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18th Century Half-Boned Stays (Part 1)

I have decided to make some 18th century stays, in preparation for making a chemise a la reine for April 2015, as part of the same group that have been 1830s Romantics and Gibson Girls!

I am using JP Ryan’s Half-Boned Stays pattern, and planning to bone with reed cane, both of which I purchased from Wm. Booth Draper.

stays0Currently I am past the mock-up phase and have cut out my pieces, and I’m getting ready to start sewing today (unless Costume ADD strikes! I admit I have been spending a lot of time online, looking at pictures of plaid dresses).

I have heard of people making mock-ups out of cardboard, which seemed like a nifty way to save fabric and avoid boning a mockup since the cardboard was so stiff. Plus taping is much easier than sewing, right?

It was a good experiment, but it didn’t work out too well for me. I did learn a few things though for the future, although I doubt I will be repeating this:

1. Don’t use masking tape. Try duct tape; it’ll hold better.

2. Don’t use super stiff cardboard. It won’t bend to fit you, even if you have a boyish figure.

3. Use cardboard pieces large enough that you can cut the pattern pieces out with the corrugated channels in the same direction as your boning.

4. Since you are taping, not sewing, don’t forget to take out the seam allowances in the pattern when cutting out the cardboard. I ended up having to cut the pieces down a bit, which negated some of the time savings I was counting on.

Here are my cardboard stays:

stays1I couldn’t get it to conform to my body well enough to be a proper mock-up, but it did give me enough of an idea that I felt comfortable cutting out the lining and putting it together like a second mock-up.

stays2The lining is made of linen scraps left over from my 1920s Daisy Dress.

I’ve cut out the interlining, which is white cotton duck, and the cover fabric, which is a cream-colored silk taffeta. The silk is thicker and stiffer than your usual taffeta, and was a remnant, so I decided it was perfect for this project. Here are a few pieces waiting to be sewn:

stays3This is my first foray into stays and corsetry. Wish me luck!

About freshfrippery

Blog @ freshfrippery.com. Instagram @freshfrippery. I believe costuming is about helping others so I post tutorials when I can. I am happy to provide all patterns and tutorials for for free on my blog. It is absolutely optional, but if you would like to donate towards my domain registration and the data costs of hosting the many photos on my site, consider buying me a “coffee”: https://ko-fi.com/freshfrippery. Thank you!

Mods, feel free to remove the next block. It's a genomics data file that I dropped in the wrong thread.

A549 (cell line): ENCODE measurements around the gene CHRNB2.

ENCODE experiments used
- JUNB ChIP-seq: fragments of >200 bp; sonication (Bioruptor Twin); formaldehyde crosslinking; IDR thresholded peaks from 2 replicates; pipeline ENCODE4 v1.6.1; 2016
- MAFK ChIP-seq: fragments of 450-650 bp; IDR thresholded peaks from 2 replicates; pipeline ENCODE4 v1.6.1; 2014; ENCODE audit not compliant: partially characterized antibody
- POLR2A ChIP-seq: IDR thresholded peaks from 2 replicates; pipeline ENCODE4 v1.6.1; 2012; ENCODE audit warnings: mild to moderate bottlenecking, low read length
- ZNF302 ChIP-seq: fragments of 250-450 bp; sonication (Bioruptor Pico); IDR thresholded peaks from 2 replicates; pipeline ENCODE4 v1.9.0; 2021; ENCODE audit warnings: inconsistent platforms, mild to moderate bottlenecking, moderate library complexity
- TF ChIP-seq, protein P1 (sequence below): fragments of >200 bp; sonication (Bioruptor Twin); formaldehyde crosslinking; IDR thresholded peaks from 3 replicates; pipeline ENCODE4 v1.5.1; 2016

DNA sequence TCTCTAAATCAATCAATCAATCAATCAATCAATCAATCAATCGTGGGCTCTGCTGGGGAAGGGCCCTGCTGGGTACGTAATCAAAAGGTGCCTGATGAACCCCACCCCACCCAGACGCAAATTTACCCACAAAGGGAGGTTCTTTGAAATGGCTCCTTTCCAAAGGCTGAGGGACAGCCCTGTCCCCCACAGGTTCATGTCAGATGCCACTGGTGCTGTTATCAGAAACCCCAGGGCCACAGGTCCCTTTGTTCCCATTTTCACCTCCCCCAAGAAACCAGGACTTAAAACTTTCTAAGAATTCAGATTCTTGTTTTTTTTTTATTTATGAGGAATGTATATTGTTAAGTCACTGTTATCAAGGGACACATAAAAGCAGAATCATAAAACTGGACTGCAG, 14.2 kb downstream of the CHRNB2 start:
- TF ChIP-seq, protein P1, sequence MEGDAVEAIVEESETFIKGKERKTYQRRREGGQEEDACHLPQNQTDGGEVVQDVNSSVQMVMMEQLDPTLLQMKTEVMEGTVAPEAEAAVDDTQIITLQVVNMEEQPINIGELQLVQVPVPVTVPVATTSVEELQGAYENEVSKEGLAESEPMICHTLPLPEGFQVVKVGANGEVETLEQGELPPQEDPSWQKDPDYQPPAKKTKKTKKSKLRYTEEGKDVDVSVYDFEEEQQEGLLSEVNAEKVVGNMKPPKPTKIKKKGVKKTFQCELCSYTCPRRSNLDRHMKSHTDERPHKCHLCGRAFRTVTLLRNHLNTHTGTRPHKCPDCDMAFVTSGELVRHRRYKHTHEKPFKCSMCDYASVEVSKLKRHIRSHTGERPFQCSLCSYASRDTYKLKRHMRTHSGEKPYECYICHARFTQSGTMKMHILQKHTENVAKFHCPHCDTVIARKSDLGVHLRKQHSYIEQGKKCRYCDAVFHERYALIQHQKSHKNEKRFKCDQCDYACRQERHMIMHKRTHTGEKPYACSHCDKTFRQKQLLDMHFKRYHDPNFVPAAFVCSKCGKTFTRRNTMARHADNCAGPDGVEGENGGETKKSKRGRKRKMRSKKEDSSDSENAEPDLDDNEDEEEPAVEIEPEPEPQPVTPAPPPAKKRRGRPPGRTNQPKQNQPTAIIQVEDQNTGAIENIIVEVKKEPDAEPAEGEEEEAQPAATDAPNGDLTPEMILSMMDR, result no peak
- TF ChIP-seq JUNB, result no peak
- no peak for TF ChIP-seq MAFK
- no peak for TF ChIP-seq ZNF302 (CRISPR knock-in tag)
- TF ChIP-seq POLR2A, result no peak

9 responses »

  1. I’m so excited to see how these go! I might have to make some too…

    Reply
  2. Huh! Never thought of using light cardboard for a mock up. I use it for making hat mock ups, but never for clothing…your half stays are going to be fabulous! Can’t wait to see them and your outfit that will go over them!
    Blessings!
    Gina

    Reply
  3. Pingback: 18th Century Half-Boned Stays (Part 3) | Fresh Frippery

  4. Pingback: 18th Century Half-Boned Stays (Part 4) | Fresh Frippery

  5. Pingback: 18th Century Half-Boned Stays (Part 5): How to Do Eyelets | Fresh Frippery

  6. I’ve just started to get my hands dirty with this same pattern, but the cardboard mockup is doing nothing for me, it won’t fit around me. Should I cut out the interfacing pieces and create a cloth mock up? Any advice would be great as I’ve not got much experience with this sort of pattern!

    Reply
    • Hi, I used the cardboard mockup to get a general idea of the sizing, but a cloth mockup is best for fit. Keep in mind that the panels will “shrink” once you put in the boning, so putting boning into your mockup is what will get you really close.

      Reply

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